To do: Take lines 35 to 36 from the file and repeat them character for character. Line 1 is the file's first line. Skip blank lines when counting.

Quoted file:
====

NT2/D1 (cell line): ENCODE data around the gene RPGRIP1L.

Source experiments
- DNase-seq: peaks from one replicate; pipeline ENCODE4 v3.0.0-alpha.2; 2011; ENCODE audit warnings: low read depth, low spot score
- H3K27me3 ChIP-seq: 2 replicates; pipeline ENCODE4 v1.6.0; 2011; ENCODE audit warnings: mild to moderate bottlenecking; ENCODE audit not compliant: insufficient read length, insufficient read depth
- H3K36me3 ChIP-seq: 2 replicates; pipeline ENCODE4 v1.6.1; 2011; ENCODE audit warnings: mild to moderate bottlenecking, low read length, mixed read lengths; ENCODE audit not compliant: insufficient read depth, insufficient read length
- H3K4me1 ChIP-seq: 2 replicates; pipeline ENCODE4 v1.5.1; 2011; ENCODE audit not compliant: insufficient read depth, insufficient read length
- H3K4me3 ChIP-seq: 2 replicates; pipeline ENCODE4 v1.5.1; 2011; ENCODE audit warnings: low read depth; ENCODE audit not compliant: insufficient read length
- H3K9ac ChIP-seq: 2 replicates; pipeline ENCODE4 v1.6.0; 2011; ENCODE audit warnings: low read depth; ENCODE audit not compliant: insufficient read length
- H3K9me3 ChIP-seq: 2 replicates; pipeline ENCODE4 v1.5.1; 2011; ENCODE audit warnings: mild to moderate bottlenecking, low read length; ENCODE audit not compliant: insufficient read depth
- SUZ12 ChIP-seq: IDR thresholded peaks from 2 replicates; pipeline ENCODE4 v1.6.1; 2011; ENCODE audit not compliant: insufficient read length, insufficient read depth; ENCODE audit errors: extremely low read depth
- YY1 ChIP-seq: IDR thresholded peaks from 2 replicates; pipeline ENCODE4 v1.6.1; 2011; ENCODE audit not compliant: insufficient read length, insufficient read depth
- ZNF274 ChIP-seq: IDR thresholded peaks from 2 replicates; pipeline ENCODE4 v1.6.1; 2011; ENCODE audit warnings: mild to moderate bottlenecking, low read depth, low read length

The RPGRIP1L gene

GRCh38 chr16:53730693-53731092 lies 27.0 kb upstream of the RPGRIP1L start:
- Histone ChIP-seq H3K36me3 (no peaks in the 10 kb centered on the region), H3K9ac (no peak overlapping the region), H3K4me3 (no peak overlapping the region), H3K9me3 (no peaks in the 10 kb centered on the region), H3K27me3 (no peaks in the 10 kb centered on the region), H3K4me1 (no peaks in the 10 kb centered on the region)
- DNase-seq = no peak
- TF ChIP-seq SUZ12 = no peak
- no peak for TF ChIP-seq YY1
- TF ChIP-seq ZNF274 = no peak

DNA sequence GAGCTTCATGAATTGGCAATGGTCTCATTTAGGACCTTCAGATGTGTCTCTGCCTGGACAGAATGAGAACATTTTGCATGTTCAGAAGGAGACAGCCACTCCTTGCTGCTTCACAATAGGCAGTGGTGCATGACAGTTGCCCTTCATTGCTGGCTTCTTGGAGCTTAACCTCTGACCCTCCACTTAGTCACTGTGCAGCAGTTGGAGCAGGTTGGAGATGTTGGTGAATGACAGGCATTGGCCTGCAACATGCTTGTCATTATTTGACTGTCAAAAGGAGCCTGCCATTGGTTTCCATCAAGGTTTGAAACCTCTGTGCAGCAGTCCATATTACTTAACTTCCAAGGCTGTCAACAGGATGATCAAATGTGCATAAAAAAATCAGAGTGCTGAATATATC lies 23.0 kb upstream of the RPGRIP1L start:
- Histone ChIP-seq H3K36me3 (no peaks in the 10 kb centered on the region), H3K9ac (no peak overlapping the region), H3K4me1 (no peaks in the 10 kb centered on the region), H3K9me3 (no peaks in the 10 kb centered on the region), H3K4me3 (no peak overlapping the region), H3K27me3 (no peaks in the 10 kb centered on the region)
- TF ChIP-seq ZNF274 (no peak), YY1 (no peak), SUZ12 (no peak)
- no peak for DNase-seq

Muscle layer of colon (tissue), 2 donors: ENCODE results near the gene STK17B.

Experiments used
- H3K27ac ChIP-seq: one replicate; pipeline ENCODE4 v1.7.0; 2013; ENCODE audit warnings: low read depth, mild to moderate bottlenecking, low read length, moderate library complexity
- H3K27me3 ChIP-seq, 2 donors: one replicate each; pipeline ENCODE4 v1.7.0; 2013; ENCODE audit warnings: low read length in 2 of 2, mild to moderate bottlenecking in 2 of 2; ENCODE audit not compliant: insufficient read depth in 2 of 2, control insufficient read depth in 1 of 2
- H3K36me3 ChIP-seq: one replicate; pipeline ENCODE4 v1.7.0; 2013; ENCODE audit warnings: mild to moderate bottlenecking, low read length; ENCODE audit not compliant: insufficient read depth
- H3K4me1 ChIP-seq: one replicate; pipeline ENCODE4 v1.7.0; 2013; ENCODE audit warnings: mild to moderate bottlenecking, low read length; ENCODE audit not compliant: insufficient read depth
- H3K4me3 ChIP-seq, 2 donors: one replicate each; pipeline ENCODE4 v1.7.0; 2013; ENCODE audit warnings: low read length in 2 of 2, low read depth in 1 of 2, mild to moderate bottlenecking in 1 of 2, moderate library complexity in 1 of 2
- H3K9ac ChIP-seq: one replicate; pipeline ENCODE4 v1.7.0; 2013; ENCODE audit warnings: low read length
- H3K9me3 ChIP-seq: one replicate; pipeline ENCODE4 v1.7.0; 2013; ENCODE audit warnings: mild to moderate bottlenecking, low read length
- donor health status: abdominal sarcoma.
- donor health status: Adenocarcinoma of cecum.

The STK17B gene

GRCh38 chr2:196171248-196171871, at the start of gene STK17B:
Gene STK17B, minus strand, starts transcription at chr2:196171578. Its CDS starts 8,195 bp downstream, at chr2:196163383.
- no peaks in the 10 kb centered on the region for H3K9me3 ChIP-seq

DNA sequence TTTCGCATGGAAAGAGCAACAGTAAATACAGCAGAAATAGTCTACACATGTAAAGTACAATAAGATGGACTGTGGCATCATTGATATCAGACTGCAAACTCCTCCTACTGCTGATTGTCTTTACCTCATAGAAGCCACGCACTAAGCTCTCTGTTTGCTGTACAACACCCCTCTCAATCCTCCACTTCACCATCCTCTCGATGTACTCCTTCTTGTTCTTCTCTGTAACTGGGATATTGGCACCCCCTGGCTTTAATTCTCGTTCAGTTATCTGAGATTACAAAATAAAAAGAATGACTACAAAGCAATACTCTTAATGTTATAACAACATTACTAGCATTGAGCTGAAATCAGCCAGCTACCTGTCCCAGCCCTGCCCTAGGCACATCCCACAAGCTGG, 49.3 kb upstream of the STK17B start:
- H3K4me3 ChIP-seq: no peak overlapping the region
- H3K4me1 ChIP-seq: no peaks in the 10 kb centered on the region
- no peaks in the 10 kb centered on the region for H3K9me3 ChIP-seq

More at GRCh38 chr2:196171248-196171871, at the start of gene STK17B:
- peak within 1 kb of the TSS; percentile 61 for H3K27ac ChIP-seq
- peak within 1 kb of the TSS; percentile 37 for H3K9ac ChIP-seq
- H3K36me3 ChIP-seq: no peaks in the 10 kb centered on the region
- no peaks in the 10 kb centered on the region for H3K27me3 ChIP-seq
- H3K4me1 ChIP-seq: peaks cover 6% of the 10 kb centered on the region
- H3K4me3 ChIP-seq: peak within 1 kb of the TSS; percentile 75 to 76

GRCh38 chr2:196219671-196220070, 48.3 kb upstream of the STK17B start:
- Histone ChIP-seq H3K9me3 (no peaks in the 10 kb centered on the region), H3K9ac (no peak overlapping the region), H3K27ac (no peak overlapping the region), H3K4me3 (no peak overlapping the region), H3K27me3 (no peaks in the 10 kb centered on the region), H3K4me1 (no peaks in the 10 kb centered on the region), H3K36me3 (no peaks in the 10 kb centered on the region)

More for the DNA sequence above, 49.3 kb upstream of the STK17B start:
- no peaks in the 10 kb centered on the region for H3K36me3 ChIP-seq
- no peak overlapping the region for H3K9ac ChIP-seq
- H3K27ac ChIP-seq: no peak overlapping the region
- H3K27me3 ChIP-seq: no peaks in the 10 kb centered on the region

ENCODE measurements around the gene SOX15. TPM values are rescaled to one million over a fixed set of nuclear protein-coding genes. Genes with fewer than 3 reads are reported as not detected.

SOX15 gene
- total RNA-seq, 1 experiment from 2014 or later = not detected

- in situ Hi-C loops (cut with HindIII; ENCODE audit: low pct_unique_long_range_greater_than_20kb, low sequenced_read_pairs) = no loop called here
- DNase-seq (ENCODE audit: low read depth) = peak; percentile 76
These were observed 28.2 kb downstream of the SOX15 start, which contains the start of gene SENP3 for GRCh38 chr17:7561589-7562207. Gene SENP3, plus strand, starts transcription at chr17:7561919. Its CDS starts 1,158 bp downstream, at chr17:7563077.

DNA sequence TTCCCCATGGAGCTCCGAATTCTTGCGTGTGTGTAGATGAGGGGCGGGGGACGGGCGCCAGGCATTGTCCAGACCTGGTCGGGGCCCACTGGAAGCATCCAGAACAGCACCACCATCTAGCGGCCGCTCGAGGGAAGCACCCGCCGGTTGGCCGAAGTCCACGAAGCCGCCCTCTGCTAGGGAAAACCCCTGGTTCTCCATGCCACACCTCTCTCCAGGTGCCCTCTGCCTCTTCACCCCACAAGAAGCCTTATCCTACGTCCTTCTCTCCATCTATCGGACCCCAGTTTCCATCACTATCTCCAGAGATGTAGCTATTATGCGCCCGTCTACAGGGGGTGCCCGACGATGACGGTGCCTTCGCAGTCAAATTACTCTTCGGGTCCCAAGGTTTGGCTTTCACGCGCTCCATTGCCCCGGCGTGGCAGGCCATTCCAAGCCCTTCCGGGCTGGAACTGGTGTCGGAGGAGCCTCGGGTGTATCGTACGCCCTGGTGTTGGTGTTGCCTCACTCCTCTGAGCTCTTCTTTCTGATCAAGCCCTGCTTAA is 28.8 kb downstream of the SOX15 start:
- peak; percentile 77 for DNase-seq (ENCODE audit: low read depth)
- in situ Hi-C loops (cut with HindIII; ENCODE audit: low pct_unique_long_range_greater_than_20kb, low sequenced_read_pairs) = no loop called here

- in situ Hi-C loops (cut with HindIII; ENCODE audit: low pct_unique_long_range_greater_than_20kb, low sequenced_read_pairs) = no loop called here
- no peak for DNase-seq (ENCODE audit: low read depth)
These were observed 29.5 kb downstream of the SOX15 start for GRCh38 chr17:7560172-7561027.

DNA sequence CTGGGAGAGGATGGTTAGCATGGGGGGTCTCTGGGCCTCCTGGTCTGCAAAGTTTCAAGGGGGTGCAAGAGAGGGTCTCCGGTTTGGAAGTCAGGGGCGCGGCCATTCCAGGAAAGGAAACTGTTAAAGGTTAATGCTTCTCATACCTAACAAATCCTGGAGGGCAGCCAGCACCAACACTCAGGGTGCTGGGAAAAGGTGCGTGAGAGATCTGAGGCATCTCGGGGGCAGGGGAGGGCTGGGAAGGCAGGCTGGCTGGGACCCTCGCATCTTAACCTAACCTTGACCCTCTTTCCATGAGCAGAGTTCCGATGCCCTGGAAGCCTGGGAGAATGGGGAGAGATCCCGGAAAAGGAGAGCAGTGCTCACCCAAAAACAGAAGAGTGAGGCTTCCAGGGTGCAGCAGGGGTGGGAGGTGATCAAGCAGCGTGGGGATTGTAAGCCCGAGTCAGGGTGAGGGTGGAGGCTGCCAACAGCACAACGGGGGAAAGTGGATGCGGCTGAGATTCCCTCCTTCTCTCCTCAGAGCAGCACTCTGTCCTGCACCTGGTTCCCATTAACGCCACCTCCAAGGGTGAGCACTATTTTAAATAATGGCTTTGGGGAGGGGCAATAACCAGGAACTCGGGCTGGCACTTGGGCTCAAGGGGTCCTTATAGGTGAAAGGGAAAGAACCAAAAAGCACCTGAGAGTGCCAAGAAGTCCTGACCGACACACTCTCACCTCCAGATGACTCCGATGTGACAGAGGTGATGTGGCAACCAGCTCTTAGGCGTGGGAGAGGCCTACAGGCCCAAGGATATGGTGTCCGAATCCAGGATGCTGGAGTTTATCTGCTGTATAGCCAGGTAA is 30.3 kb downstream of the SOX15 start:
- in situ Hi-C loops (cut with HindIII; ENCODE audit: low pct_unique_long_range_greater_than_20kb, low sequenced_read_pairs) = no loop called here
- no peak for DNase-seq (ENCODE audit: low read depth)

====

The STK17B gene

GRCh38 chr2:196171248-196171871, at the start of gene STK17B: